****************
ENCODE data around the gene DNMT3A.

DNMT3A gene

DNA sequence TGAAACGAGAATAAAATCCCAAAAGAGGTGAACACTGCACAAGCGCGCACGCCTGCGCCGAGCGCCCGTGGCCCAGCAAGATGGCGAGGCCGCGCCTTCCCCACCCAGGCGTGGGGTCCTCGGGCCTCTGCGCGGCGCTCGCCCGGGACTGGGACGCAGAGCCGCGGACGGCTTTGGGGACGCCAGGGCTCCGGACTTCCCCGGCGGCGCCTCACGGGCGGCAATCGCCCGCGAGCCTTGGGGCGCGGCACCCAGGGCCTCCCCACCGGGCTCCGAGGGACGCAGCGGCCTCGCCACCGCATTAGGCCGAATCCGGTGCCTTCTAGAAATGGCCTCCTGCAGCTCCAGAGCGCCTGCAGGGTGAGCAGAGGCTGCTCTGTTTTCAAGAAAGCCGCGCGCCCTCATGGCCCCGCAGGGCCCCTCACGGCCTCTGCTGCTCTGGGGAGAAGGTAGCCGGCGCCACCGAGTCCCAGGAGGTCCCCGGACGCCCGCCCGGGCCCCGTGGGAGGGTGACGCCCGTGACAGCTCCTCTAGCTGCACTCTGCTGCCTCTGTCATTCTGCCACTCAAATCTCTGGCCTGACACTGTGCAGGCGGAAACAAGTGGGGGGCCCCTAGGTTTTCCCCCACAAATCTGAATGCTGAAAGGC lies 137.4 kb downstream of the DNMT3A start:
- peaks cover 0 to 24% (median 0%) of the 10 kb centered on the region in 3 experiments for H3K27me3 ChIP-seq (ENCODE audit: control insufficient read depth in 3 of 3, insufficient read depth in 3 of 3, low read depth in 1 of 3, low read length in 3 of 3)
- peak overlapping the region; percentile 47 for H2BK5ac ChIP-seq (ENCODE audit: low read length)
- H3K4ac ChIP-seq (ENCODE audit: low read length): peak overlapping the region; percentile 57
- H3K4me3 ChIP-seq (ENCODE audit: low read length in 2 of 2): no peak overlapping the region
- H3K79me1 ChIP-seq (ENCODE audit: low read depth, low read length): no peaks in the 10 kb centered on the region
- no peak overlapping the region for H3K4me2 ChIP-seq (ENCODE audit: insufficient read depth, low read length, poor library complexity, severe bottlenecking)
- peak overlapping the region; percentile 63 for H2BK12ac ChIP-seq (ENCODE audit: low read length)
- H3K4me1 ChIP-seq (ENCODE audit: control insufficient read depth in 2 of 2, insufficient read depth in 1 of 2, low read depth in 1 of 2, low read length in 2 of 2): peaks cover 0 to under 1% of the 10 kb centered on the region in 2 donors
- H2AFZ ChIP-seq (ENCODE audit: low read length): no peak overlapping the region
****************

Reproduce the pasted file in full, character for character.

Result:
ENCODE data around the gene DNMT3A.

DNMT3A gene

DNA sequence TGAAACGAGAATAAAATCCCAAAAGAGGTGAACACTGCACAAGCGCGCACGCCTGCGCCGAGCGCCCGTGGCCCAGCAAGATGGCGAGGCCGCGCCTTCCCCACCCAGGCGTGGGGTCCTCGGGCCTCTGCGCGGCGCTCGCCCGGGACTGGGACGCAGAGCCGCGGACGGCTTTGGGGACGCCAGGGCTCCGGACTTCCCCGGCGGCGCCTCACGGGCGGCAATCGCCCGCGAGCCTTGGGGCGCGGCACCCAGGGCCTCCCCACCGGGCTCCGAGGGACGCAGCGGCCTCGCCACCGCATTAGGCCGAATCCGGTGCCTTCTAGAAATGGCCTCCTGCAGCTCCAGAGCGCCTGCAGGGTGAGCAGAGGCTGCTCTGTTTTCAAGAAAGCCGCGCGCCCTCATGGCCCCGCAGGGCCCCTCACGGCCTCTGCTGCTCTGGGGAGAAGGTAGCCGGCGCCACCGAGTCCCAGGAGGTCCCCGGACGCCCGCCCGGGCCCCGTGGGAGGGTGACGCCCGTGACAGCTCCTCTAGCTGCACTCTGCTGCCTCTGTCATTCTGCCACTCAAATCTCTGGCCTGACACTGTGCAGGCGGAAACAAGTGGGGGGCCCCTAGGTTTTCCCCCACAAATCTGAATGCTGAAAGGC lies 137.4 kb downstream of the DNMT3A start:
- peaks cover 0 to 24% (median 0%) of the 10 kb centered on the region in 3 experiments for H3K27me3 ChIP-seq (ENCODE audit: control insufficient read depth in 3 of 3, insufficient read depth in 3 of 3, low read depth in 1 of 3, low read length in 3 of 3)
- peak overlapping the region; percentile 47 for H2BK5ac ChIP-seq (ENCODE audit: low read length)
- H3K4ac ChIP-seq (ENCODE audit: low read length): peak overlapping the region; percentile 57
- H3K4me3 ChIP-seq (ENCODE audit: low read length in 2 of 2): no peak overlapping the region
- H3K79me1 ChIP-seq (ENCODE audit: low read depth, low read length): no peaks in the 10 kb centered on the region
- no peak overlapping the region for H3K4me2 ChIP-seq (ENCODE audit: insufficient read depth, low read length, poor library complexity, severe bottlenecking)
- peak overlapping the region; percentile 63 for H2BK12ac ChIP-seq (ENCODE audit: low read length)
- H3K4me1 ChIP-seq (ENCODE audit: control insufficient read depth in 2 of 2, insufficient read depth in 1 of 2, low read depth in 1 of 2, low read length in 2 of 2): peaks cover 0 to under 1% of the 10 kb centered on the region in 2 donors
- H2AFZ ChIP-seq (ENCODE audit: low read length): no peak overlapping the region